Wednesday, October 22, 2014

Archaeologists have discovered a sunken village from millennia ago


The first Stone Age settlement identified in Polish waters has been discovered in the lake Gil Wielki, Iława Lake District (Warmia and Mazury) by underwater archaeologists led by Dr. Andrzej Pydyn from the Department of Underwater Archaeology, Institute of Archaeology, Nicolaus Copernicus University in Toruń.
The discovery was made in the project carried out in cooperation with the Warsaw branch of the Scientific Association of Polish Archaeologists.

"In shallow water in the reservoir we found a large amount of animal bones, remains of tools made of antler and numerous fragments of pottery, used at various times by ancient communities. Among them, the fragments that caught our attention relate to the tradition of late Neolithic, probably associated with the so-called Corded Ware culture" - told PAP Dr. Andrzej Pydyn.

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Decrypting the enigmatic Phaistos Disk


The decoding of the Phaistos Disk has puzzled specialists for over a century, however new findings describe the disk as “the first Minoan CD-ROM’ featuring a prayer to a mother. Gareth Owens, Erasmus coordinator at the Technological Educational Institute (TEI) of Crete, speaking at the TEI of Western Macedonia on Monday, said the disk is dedicated to a “mother”. 


Discovered in 1907 in the Minoan palace of Phaistos in Crete, the disk has been the  subject of many an interpretation attempt. However, the small total body of text - it consists  of only 241 signs on both sides, based on 45 individual signs - defies any  decisive conclusion [Credit: Yves Brise/Flickr] 

“The most stable word and value is ‘mother’, and in particular the mother goddess of the Minoan era,” said Dr. Owens. He says there is one complex of signs found in three parts of one side of the disk spelling I-QE-KU-RJA, with I-QE meaning “great lady of importance” while a key word appears to be AKKA, or “pregnant mother,” according to the researcher. One side is devoted to a pregnant woman and the other to a woman giving birth.

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Forscherteam identifiziert 3500 Jahre alte Königsstadt


Marburger Wissenschaftlerinnen und Wissenschaftler haben die Identität einer 3500 Jahre alten Königsstadt enthüllt. Bei Ausgrabungen des Vorgeschichtlichen Seminars der Philipps-Universität in Kayalıpınar (Türkei) entdeckten sie Keilschrifttafeln, die erstmalig den hethitischen Namen des Ortes nennen: Samuha. Zu diesem Ergebnis kommt Professorin Dr. Elisabeth Rieken vom Marburger Fachgebiet Vergleichende Sprachwissenschaft und Keltologie bei ihrer kürzlich abgeschlossenen Bearbeitung der neuen Textfunde.

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Monday, October 13, 2014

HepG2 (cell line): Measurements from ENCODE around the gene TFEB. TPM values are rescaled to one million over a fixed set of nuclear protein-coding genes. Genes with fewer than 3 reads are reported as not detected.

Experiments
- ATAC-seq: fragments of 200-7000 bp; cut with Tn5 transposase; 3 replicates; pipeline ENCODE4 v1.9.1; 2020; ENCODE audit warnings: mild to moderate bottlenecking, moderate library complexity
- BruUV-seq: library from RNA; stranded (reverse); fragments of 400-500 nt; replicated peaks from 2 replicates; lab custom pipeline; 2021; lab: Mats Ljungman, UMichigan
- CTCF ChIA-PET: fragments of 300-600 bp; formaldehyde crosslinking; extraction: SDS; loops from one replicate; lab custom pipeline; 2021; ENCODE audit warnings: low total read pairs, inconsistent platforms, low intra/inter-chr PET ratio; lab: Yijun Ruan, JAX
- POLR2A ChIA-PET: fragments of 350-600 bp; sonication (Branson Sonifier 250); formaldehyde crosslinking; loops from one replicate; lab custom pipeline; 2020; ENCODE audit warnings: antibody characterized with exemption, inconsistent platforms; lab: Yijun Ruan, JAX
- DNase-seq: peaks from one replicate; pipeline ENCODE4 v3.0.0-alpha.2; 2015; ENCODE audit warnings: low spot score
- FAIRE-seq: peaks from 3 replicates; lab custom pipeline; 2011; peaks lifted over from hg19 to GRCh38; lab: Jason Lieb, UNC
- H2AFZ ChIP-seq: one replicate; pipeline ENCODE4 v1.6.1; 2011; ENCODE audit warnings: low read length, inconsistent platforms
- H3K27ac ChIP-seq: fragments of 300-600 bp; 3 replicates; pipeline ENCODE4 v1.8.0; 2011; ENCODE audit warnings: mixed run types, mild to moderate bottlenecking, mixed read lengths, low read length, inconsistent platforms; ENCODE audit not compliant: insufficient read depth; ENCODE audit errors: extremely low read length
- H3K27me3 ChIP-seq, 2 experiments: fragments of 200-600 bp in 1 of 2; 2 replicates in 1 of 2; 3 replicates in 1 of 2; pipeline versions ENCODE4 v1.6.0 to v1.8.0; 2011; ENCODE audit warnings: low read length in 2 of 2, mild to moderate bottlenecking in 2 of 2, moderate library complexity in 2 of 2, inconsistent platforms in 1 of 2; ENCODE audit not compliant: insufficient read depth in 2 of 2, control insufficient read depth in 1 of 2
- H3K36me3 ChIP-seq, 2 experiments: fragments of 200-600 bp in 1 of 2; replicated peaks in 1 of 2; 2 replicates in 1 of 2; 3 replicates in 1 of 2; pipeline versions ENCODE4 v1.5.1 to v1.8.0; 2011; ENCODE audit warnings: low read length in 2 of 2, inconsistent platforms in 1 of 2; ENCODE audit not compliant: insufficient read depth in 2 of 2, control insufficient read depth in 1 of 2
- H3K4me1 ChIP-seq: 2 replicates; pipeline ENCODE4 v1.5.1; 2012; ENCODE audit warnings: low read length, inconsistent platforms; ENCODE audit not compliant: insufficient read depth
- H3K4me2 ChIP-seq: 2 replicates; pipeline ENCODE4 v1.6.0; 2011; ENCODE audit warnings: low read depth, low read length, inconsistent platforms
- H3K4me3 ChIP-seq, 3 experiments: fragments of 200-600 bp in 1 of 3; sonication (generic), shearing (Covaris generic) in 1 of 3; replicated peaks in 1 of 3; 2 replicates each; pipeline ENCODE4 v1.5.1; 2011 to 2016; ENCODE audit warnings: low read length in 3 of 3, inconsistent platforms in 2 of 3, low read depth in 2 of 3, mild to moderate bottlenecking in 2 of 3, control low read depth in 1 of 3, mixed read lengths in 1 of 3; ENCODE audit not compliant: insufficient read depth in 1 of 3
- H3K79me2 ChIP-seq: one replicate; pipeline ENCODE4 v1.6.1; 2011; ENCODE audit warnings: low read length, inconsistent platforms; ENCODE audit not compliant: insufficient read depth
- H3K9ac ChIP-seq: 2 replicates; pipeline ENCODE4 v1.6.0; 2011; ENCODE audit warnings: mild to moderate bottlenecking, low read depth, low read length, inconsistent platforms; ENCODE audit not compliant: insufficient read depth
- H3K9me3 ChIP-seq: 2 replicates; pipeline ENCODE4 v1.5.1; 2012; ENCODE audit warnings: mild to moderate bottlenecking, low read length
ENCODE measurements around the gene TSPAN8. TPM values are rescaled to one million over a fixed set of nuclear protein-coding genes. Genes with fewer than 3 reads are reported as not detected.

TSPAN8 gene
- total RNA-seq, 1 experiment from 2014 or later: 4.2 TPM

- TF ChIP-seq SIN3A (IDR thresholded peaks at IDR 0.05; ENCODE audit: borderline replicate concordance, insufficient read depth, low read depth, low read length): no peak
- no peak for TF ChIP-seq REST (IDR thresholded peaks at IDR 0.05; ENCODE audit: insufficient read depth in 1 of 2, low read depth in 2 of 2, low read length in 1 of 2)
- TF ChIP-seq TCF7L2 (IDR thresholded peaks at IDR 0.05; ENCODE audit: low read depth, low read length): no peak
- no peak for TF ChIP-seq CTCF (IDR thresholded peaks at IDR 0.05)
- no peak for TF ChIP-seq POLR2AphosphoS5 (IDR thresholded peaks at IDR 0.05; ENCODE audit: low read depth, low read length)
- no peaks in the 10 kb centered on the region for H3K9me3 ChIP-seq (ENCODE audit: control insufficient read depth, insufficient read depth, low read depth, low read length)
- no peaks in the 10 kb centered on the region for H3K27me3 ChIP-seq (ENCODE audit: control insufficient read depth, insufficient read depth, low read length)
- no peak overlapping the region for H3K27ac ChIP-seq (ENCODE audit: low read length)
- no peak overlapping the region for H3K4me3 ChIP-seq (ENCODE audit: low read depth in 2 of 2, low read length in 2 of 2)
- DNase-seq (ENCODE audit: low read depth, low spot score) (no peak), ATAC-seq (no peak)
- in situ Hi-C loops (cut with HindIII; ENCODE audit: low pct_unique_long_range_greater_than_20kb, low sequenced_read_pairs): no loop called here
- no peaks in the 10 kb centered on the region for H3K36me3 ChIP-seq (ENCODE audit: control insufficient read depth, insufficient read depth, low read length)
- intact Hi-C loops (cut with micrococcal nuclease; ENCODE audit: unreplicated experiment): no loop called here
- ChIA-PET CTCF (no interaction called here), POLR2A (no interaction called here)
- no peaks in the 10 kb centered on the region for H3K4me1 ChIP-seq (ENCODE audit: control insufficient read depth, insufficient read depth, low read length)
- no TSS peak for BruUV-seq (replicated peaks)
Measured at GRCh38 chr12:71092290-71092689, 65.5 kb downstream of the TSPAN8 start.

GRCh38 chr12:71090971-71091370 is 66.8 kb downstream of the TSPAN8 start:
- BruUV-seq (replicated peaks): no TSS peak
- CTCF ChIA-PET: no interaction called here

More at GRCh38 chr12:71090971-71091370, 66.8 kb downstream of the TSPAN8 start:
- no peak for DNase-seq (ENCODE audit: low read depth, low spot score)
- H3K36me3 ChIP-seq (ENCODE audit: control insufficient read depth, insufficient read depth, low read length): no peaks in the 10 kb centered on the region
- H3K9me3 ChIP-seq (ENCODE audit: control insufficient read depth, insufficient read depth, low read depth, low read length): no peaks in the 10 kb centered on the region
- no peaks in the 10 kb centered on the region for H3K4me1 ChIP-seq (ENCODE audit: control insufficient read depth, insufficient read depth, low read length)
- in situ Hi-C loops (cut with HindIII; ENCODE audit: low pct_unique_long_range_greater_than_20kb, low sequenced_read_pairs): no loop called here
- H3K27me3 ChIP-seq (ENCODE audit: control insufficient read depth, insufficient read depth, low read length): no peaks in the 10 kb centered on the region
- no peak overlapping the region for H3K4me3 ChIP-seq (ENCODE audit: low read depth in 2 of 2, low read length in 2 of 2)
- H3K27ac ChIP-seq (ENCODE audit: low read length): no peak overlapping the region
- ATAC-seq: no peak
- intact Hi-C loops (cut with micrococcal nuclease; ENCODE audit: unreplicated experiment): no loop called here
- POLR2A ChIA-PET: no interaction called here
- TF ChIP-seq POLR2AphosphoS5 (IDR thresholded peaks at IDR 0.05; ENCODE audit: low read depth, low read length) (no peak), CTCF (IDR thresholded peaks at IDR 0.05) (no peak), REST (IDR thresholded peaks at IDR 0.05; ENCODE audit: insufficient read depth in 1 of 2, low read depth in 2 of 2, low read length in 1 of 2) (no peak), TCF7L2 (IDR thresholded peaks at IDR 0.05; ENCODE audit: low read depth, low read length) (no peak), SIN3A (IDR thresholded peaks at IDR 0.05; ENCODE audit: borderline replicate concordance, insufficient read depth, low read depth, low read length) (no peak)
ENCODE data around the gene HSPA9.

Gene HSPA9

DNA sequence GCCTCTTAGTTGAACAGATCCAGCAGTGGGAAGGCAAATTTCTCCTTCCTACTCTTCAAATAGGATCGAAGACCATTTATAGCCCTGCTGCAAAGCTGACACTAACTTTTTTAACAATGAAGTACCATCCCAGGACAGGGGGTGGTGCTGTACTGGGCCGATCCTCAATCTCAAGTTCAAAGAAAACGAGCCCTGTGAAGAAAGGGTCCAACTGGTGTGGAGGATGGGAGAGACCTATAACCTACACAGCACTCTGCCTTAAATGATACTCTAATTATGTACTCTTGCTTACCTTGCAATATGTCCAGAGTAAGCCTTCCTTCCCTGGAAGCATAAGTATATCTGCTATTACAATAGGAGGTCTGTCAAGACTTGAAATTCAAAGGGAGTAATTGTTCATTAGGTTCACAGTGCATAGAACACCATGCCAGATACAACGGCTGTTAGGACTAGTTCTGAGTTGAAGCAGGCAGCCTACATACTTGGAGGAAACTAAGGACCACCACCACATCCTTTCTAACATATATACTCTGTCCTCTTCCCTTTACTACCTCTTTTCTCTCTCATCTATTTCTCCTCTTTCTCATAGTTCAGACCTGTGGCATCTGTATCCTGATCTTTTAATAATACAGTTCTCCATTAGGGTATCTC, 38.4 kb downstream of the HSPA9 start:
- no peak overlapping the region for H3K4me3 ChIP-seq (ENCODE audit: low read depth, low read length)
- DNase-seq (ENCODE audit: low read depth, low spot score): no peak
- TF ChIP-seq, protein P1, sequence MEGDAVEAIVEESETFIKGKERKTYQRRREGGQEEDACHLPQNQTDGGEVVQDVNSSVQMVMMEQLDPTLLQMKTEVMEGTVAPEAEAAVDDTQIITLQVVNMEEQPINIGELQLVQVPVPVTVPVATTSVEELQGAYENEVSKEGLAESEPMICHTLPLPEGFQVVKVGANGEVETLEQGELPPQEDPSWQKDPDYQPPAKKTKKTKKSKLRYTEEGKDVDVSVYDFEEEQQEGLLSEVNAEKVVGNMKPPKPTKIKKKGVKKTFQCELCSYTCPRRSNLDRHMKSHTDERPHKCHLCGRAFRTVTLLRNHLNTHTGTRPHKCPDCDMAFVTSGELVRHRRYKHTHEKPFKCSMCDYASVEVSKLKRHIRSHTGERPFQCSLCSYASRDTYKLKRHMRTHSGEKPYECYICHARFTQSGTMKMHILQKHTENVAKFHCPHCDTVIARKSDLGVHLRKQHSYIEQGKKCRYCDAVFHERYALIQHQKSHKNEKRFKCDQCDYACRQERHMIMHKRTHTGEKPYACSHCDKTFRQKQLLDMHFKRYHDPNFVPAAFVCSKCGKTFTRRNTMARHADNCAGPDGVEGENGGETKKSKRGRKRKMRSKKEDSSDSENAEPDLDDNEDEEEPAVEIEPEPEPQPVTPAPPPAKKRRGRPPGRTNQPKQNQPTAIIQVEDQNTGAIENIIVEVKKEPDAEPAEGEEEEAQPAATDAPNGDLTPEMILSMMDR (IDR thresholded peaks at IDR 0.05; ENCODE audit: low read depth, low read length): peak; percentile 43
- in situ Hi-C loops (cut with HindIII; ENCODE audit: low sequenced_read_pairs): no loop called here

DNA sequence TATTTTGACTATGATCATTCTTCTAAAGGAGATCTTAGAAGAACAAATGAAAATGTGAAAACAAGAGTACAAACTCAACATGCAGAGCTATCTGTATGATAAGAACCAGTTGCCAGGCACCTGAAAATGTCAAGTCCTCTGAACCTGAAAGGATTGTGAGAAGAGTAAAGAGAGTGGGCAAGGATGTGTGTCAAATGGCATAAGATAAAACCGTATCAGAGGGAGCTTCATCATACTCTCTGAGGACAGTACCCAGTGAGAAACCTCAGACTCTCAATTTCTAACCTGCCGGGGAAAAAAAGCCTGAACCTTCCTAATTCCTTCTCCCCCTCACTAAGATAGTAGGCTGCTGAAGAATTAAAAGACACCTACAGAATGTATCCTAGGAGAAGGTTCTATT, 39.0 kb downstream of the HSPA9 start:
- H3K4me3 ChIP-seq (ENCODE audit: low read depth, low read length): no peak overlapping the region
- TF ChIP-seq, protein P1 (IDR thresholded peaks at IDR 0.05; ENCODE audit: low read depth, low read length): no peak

Stunning new finds from Antikythera


A Greek and international team of divers and archaeologists has retrieved stunning new finds from an ancient Greek ship that sank more than 2,000 years ago off the remote island of Antikythera. The rescued antiquities include tableware, ship components, and a giant bronze spear that would have belonged to a life-sized warrior statue. 


WHOI Diving Safety Officer Edward O'Brien "spacewalks" in the Exosuit, suspended  from the Hellenic Navy vessel THETIS during the 2014 Return to Antikythera project  [Credit: Brett Seymour, Copyright: Return to Antikythera 2014] 

The Antikythera wreck was first discovered in 1900 by sponge divers who were blown off course by a storm. They subsequently recovered a spectacular haul of ancient treasure including bronze and marble statues, jewellery, furniture, luxury glassware, and the surprisingly complex Antikythera Mechanism. But they were forced to end their mission at the 55-meter-deep site after one diver died of the bends and two were paralyzed. Ever since, archaeologists have wondered if more treasure remains buried beneath the sea bed.

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Découverte d’un nouveau pré-Néandertalien en France : l’homme de Tourville-la-Rivière


Une équipe d’archéologues de l’Inrap a mis au jour, sur le site préhistorique de Tourville-la-Rivière (Seine-Maritime), les vestiges d’un pré-Néandertalien. Cette découverte fait aujourd’hui l’objet d’une publication dans la revue internationale PLOS ONE par un groupe de chercheurs du CNRS, de l’Inrap, de l’université nationale australienne, du Centre national de recherche sur l’évolution de l’Homme à Burgos (Espagne) et du département d’Anthropologie de l’université Washington à Saint Louis.

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Tuesday, October 7, 2014

Neolithic finds unearthed at Scilly Isles site


Archaeologists have discovered one of the largest hauls of Neolithic pottery in the south west on St Martin's in the Isles of Scilly. 


The Old Quay site on the edge of the sea at St Martin's  [Credit: The Cornishman] 

Thousands of pottery shards, dating back between 3,500 and 3,000 BC, have been uncovered thanks to a project run by volunteers. 

Reading University lecturer and archaeologist Dr Duncan Garrow headed the Stepping Stones project with Fraser Sturt, of Southampton University. 

Dr Garrow called the find of an age that preceded the Bronze Age "significant and intriguing ".

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Monday, September 29, 2014

Sardinian archaeologists find Bronze Age 'giant'


Archeologists working in Sardinia's southwestern region have uncovered a new 'giant', officials reported on Thursday. 


The newly discovered Bronze Age stone figure at the Monte Prama excavation site in Oristano [Credit: ANSA] 

Archaeologists from the Superintendency of Cagliari and Oristano and Cagliari and Sassari universities dug up another monumental sandstone giant at the Monte Prama excavation site in Oristano on Thursday morning. 

The Monte Prama site is home to the Giants of Monte Prama, ancient stone figures from the Bronze-age Nuragic civilization that were discovered en masse in the early 1970s.